Cocktail Franfurters by mOGTT4w

Antibiotics by nnLUem2

Empty Road by moNVEUQ

Sheep by mk4qyEe

Cow by mmqIkCS

Wrecked Car by mg21u9m

FOTPOTUS — Foods of the Presidents of the United States



Pizza in the oval office?  Sure, it has been done.  But if your tastes are more regional specific, more simplistic or even pushing the envelope for gourmet—the people want to know what are the foods of the Presidents of the United States (FOTPOTUS).


It turns out that of the 43 men who have served in the nation’s highest office, their tastes are as diverse as their politics.  President George H. W. Bush swore off broccoli (which is one of my favorite vegetables) claiming it as a perk of the job.  President Ronald Reagan loved Jelly Belly® jelly beans (fun fact: a special jar was designed for Air Force One so that the candy would not spill during turbulence), more specifically the black licorice flavor—so much so that he sent some on the Space Shuttle for the astronauts to enjoy in orbit.  Truth be told, that gesture would have been wasted on me (I always pick out the black licorice jelly beans)—then again NASA never responded to my application to become an astronaut either.  It turns out the President Barack Obama and I both enjoy chili, and President Bill Clinton and I would both enjoy a good cheeseburger.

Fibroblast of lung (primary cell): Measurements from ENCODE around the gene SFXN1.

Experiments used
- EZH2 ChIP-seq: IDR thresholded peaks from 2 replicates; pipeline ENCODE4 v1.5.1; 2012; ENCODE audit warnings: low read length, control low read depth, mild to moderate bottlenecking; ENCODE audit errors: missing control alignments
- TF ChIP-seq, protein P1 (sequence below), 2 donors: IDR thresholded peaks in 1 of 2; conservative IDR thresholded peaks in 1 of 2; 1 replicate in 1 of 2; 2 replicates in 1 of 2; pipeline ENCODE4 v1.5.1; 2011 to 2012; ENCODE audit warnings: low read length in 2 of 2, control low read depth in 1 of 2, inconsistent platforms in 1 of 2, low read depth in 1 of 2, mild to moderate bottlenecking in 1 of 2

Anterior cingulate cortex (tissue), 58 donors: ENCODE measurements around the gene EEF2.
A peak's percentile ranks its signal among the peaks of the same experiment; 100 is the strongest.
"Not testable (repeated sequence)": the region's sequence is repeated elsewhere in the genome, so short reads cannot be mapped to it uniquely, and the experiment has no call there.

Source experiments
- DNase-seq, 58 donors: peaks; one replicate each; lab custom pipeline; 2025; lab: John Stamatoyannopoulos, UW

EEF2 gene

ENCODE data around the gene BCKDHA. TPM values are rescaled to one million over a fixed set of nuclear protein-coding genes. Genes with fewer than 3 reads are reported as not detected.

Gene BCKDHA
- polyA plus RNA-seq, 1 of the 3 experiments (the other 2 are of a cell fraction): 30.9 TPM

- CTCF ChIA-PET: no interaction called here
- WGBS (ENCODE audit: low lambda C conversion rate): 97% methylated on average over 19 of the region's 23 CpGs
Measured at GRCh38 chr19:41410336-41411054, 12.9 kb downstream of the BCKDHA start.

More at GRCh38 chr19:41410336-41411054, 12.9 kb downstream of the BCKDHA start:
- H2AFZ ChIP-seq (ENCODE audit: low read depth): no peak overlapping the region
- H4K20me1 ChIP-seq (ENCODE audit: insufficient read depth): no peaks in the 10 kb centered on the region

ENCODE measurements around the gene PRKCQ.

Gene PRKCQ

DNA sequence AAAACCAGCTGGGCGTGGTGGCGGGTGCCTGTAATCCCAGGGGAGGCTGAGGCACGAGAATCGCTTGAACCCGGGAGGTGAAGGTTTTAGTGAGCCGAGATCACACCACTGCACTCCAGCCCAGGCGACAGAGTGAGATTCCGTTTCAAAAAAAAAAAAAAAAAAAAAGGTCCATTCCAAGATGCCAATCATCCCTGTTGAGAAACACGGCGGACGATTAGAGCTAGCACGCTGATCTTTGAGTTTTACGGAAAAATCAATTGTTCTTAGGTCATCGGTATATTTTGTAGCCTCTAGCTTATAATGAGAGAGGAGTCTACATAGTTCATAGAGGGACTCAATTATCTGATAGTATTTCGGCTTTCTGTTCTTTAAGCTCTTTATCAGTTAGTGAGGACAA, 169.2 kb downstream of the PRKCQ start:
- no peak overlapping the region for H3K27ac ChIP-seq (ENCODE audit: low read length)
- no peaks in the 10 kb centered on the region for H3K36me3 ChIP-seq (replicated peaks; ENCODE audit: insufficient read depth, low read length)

Jelly Beans


History has proven that the First Ladies also have quite an influence on the food served for the first family.  First Lady Nancy Reagan was very health conscious.  In spite of the Gipper’s sweet tooth and love for Monkey Bread, she opted for simple breakfast courses.


Both President George Washington and President Thomas Jefferson were avid farmers at Mount Veron and Monticello respectively.  Although First Lady Eleanor Roosevelt is credited for the first (victory) garden at 1600 Pennsylvania Ave, the Clintons did have an inconspicuous garden on the roof of the Whitehouse, but the most famous garden at the White House goes to First Lady Michelle Obama.  Composting, gardening, food production—I really hope that idea catches on!


The First Lady's Garden


Enough of the history lesson, here are some recipes that have been the favorites in the White House:

Barack Obama’s Chili  (A nice warm treat for a cold winter day)

George W. Bush’s Huevos Rancheros  (On my list to try soon)

Bill Clinton’s Burgers  (Mmmmmmm)

Ronald Reagan’s Monkey Bread  (It is bread—we love bread here at Pantry Paratus!  I will be trying this one soon)

Jimmy Carter’s Grits  (I grew up in New England and never heard of grits until I went to school in the South, but these would warm the heart of any Yankee)